A More Just, Welcoming Immigration System

A More Just, Welcoming Immigration System
February 6, 2013

 

In the first week of February, Bend the Arc submitted testimony to the House Judiciary Committee, expressing the need for a just and equitable immigration system that includes equal rights for gay and lesbians Americans and aspiring Americans and their families.

“Many of our own families were able to enter America either as a result of the welcoming immigration policies of an earlier era, or through other means, and were able to move into the middle class largely as a result of the availability of living wage jobs and access to good public education,” wrote CEO Alan van Capelle in his testimony.

“We support common sense immigration reform, and we want to make sure Congress crafts reform in a manner that holds dear the ideals of justice and equality – principles at the heart of both the American justice system and Judaism,” van Capelle said after Tuesday’s House Judiciary Committee hearing. “We must work to ensure justice for the 11 million people who toil in the shadow economy without the labor protections that others enjoy, as well as equality for LGBT Americans and their families.”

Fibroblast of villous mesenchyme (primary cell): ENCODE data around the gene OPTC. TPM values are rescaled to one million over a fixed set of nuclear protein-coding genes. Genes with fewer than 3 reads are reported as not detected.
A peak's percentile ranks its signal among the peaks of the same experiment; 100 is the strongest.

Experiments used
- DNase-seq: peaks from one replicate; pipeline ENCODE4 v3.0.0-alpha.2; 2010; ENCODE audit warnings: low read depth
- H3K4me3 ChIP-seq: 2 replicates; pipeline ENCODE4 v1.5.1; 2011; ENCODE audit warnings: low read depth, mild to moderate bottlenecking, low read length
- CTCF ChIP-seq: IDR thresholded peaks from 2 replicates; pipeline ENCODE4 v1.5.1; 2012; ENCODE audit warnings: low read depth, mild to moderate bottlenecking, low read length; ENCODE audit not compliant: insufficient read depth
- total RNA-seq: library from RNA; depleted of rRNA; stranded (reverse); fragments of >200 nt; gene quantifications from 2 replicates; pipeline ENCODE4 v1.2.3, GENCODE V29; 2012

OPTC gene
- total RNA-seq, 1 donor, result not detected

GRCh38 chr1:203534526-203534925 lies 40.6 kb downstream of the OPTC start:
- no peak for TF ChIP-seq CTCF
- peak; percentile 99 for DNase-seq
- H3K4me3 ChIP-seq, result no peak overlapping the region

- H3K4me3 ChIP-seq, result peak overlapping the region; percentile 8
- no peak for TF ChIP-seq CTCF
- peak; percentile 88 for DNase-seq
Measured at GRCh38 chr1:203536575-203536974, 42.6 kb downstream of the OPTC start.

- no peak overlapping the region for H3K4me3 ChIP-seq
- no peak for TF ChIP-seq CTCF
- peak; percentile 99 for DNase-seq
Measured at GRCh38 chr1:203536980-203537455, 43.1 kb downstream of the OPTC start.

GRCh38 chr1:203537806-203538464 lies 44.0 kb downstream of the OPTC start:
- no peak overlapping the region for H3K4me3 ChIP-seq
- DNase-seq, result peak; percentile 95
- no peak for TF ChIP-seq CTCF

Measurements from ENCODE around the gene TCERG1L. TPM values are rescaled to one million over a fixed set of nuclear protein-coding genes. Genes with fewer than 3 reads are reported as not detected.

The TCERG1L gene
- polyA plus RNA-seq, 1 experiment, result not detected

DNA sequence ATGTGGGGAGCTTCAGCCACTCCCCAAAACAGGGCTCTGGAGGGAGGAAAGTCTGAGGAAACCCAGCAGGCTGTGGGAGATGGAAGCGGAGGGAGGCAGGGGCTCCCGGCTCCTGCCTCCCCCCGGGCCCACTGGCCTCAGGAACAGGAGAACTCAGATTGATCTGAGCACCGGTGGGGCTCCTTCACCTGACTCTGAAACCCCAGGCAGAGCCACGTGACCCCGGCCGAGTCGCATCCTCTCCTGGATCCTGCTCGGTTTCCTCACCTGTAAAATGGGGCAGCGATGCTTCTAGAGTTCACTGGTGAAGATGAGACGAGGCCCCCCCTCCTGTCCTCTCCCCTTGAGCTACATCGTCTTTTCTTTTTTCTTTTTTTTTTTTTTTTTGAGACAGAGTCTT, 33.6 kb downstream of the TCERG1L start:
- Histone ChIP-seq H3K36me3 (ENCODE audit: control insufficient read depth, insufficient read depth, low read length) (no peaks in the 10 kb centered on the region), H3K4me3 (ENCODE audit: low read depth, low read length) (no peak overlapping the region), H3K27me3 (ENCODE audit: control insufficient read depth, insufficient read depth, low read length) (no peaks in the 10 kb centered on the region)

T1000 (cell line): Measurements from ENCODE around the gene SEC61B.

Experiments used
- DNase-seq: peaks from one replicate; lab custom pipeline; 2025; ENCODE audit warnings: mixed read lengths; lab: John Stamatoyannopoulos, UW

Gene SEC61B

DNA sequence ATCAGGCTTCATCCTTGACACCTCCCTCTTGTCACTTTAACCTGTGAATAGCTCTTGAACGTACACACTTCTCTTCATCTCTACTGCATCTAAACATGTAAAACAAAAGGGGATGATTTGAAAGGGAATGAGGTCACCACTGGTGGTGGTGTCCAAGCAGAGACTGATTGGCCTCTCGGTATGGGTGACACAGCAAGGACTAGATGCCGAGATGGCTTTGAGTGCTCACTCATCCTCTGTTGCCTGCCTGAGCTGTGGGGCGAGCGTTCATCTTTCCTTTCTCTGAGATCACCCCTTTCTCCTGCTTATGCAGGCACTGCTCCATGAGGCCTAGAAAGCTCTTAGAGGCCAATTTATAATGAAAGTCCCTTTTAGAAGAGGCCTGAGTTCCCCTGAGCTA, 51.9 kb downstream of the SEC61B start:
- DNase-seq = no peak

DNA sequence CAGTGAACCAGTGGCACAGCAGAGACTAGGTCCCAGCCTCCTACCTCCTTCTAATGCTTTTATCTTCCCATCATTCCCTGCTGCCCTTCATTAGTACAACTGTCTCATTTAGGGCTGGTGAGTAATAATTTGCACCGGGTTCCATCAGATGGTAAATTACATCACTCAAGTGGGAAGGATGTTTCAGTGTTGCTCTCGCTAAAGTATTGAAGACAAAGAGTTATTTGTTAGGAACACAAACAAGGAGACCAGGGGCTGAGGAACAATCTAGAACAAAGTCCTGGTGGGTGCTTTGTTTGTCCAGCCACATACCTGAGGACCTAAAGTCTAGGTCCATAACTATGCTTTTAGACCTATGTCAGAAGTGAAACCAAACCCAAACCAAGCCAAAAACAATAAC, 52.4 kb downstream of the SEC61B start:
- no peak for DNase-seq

Hearkening to the Jewish people’s own history as “wanderers and immigrants,” in its testimony, Bend the Arc is calling for a solution to the “broken” American immigration system that would promote “justice and equality,” including processing of visa applications in a reasonable amount of time, stricter enforcement of minimum wage laws and other protections for workers, and fair and equal treatment of gay American citizens and permanent residents.

“Justice calls out for an immigration system that includes a roadmap to citizenship for those aspiring citizens already living in America and visa policies that allow new immigrants to enter the United States legally,” van Capelle wrote in his testimony. “Justice requires that visa applications will be considered within a reasonable period of time, and that minimum wage laws and other worker protections will be enforced, regardless of the immigration status of the worker. Justice necessitates that we deal fairly with those who were brought here as children, empowering them to live out their dream, the American dream, as our own ancestors were able to do.”